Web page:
The marketing of foodgrains in Ethiopia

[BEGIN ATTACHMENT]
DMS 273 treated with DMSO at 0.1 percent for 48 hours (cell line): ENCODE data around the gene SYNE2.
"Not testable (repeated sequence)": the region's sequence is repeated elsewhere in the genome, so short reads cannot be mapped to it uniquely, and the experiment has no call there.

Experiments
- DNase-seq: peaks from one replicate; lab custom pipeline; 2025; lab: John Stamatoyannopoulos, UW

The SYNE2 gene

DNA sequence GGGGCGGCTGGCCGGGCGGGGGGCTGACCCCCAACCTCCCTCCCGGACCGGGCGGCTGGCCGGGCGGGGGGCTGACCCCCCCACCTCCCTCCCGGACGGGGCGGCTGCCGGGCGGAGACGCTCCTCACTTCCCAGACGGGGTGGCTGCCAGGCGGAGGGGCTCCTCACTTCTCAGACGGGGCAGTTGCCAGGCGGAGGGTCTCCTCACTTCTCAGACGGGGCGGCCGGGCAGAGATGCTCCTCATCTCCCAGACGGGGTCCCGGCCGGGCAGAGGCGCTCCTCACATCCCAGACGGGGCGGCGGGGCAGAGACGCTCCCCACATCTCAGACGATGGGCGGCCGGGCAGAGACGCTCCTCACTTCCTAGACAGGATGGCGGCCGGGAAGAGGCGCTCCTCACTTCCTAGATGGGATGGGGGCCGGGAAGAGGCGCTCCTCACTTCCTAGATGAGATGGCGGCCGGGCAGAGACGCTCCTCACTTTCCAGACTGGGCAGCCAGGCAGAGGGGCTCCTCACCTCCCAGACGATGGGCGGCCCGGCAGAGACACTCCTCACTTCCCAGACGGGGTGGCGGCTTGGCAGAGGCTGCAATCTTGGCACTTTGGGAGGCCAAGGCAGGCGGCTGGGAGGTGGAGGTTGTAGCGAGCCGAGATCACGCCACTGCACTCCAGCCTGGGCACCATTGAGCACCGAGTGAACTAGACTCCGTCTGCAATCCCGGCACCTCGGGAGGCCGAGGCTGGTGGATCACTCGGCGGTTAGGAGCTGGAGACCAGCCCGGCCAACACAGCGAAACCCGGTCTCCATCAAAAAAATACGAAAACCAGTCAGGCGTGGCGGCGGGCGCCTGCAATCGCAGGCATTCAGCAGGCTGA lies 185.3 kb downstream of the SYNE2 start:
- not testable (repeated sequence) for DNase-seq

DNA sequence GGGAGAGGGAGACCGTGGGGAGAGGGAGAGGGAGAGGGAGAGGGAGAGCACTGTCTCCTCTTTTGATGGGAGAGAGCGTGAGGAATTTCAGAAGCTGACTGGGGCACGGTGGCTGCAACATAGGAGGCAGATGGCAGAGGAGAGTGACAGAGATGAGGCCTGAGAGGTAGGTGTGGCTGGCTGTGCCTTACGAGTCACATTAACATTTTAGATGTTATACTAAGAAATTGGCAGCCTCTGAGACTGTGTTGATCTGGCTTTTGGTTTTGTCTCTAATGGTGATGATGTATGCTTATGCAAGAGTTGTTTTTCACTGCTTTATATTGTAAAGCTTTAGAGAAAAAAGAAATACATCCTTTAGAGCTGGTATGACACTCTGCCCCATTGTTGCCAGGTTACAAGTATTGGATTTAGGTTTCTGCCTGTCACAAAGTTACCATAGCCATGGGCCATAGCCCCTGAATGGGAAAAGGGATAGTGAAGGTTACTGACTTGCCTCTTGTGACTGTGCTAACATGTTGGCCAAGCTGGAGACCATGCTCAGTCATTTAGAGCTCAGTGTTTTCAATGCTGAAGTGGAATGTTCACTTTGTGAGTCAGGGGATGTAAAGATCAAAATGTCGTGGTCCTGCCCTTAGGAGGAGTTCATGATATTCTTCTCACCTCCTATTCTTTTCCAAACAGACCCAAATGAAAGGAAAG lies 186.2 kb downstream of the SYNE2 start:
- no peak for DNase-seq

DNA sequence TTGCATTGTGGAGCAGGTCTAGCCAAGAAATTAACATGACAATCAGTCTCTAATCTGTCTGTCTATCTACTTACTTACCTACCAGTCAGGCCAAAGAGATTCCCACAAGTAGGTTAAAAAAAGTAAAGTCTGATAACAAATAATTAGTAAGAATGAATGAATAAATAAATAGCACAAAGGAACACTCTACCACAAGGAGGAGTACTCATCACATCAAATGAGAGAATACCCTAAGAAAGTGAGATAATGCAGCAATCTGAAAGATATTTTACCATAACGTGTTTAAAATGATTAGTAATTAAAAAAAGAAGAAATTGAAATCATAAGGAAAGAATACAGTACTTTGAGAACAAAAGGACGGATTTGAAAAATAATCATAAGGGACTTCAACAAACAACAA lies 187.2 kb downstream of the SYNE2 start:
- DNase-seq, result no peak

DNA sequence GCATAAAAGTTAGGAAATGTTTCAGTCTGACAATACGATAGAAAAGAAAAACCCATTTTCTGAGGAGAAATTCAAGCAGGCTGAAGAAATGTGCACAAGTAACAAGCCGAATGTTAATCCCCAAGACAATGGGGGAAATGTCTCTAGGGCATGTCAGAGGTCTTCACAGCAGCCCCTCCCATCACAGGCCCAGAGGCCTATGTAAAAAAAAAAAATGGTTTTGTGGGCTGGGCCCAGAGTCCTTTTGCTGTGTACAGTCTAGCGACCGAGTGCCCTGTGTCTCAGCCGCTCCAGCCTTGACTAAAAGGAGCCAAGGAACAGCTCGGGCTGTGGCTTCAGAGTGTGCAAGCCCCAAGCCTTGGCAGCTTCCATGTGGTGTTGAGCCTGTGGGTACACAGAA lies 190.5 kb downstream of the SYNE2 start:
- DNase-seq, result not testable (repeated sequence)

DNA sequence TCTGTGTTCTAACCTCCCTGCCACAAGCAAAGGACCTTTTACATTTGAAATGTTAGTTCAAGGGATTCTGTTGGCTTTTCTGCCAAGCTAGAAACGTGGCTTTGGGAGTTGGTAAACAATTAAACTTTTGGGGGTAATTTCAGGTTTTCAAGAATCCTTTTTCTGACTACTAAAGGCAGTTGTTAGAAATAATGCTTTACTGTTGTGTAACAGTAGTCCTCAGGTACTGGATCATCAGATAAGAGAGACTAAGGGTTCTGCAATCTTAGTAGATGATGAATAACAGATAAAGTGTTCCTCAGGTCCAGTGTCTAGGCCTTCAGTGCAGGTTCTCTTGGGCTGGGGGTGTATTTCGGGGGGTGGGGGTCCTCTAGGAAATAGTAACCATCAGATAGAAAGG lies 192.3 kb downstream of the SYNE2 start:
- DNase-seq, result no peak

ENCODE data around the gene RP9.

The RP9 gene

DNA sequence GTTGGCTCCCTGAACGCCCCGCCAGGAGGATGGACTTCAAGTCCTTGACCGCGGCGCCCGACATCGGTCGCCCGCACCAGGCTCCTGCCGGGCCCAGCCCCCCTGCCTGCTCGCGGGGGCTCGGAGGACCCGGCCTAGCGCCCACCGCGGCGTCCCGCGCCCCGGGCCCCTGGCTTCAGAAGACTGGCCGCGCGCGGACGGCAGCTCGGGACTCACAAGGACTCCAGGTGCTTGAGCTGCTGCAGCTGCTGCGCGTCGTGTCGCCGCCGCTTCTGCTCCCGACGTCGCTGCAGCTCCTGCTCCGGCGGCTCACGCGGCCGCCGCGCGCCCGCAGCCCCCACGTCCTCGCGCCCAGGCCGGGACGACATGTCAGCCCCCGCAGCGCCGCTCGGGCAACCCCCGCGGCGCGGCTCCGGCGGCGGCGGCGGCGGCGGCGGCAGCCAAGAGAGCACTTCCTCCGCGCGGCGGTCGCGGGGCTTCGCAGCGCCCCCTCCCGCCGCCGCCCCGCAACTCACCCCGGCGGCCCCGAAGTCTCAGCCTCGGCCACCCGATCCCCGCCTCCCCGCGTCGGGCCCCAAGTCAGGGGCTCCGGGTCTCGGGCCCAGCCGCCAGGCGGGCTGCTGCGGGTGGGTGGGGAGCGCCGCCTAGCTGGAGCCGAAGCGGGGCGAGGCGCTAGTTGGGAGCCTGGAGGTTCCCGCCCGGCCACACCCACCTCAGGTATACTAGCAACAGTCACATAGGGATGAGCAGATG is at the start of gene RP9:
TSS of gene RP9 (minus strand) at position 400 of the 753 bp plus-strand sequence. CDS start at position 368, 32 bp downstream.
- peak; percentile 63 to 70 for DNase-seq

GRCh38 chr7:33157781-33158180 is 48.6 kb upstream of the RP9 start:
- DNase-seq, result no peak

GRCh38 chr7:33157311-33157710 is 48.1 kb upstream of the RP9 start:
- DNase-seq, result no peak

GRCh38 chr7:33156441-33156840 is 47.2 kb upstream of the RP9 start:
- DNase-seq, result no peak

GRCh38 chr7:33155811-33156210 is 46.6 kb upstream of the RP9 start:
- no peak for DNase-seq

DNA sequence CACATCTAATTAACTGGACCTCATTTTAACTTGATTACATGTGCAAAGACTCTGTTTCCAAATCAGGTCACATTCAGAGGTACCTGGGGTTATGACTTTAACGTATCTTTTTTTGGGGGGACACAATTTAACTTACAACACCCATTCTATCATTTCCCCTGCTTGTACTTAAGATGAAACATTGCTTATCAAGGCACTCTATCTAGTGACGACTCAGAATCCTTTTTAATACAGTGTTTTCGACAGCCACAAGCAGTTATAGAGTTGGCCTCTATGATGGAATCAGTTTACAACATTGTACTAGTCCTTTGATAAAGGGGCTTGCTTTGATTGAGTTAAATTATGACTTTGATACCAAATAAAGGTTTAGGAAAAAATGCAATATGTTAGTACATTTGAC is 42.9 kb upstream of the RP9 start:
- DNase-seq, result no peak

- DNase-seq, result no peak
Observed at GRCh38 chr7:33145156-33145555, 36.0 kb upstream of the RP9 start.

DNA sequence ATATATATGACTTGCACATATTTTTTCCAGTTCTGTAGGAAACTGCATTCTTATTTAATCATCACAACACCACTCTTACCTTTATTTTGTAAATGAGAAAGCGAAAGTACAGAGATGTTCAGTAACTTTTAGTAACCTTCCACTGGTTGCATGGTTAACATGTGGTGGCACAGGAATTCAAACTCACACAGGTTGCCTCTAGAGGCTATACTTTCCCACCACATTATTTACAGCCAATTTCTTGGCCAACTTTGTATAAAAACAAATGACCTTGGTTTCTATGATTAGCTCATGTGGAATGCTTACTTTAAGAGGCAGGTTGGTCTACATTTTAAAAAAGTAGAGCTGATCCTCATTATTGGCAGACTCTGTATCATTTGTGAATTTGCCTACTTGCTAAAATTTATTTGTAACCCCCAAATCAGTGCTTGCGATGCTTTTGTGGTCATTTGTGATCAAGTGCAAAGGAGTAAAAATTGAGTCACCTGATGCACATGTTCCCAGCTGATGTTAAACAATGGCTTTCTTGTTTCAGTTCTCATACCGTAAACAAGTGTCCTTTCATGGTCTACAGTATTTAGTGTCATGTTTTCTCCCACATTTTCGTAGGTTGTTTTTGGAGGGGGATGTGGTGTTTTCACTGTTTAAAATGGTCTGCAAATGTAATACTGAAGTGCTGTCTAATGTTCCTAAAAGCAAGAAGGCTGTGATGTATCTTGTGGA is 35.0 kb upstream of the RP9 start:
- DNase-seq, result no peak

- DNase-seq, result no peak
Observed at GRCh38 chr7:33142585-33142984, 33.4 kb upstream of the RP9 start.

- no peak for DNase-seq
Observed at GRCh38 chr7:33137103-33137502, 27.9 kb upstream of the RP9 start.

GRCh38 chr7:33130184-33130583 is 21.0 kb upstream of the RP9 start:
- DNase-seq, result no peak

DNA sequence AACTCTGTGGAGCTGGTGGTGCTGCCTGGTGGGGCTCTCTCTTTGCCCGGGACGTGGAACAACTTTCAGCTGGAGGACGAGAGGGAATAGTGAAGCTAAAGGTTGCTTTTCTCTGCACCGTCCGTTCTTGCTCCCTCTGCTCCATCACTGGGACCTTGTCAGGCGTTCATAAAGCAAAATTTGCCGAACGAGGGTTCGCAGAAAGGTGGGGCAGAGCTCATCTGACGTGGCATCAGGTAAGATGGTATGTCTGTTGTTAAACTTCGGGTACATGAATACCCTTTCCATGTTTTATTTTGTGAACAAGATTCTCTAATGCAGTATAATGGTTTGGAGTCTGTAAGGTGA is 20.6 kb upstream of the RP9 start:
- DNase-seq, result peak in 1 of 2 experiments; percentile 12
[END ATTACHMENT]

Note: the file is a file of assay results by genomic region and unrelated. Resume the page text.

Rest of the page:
This thesis seeks to investigate the efficiency implications of the operation of the Agricultural Marketing Corporation (AMC) established in 1976 with the aim to succeed where the 'invisible hand' of the market was ineptly presumed to have failed. The thrust of the analysis, however, indicates that policies governing the operation of the markets for foodgrains have been wrongly conceived. It is shown that the AMC, as a major marketing agent, has served neither the efficiency nor the equity objectives of policy, and that farmers would perform much better without it. In Ethiopia, the-marketing of foodgrains has always covered a relatively small part of the total output, with most of the production earmarked for subsistence. Historically, the weak farm-to-market link has widely been believed to be a major constraint on the marketing of foodgrains and hence on the expansion of marketable surplus. This still remains to be the case in most parts of Ethiopia. But on the basis of the evide nce borne by this study, it appears that the advantages of proximity to market can be substantially eroded by the prevalence of marketing policies restricting the flow of foodgrains from points of production to points of consumption. Peasants in Dibandiba and Oudie, the districts chosen for our survey, have the advantage of being near to the Addis Ababa foodgrain market, and also to big local markets, namely, Nazareth and Debre Zeit respectively. Despite this locational advantage, however, most of the farmers in the sample - particularly those from Oudie - are observed to be inefficient. This appears to give credence to the view that proximity to Addis Ababa, by making them more accessible to control, had, the effect of embarrassing their productive effort. And Yet, peasants are not unresponsive to price and other material incentives. Indeed, the rate of marketable surplus of farmers in Dibandiba and Oudie is observed to be much higher than the national average. Rather than improving the income status of the peasants, the high rate of marketable surplus, however, goes to subsidise the AMC and to benefit a handful of licensed foodgrain merchants working under the vassalship of the AMC. If present marketing policy were allowed to continue to apply for long, it would blunt the supply resposiveness of most of the farmers in the areas surveyed; and agricultural efficiency would suffer the more for it. The study, therefore, suggests that it is high time the AMC gave way for the market to handle the production and distribution of foodgrains. The evidence from Dibandiba and Oudie suggests that where the AMC failed on grounds of efficiency and equity the market can succeed.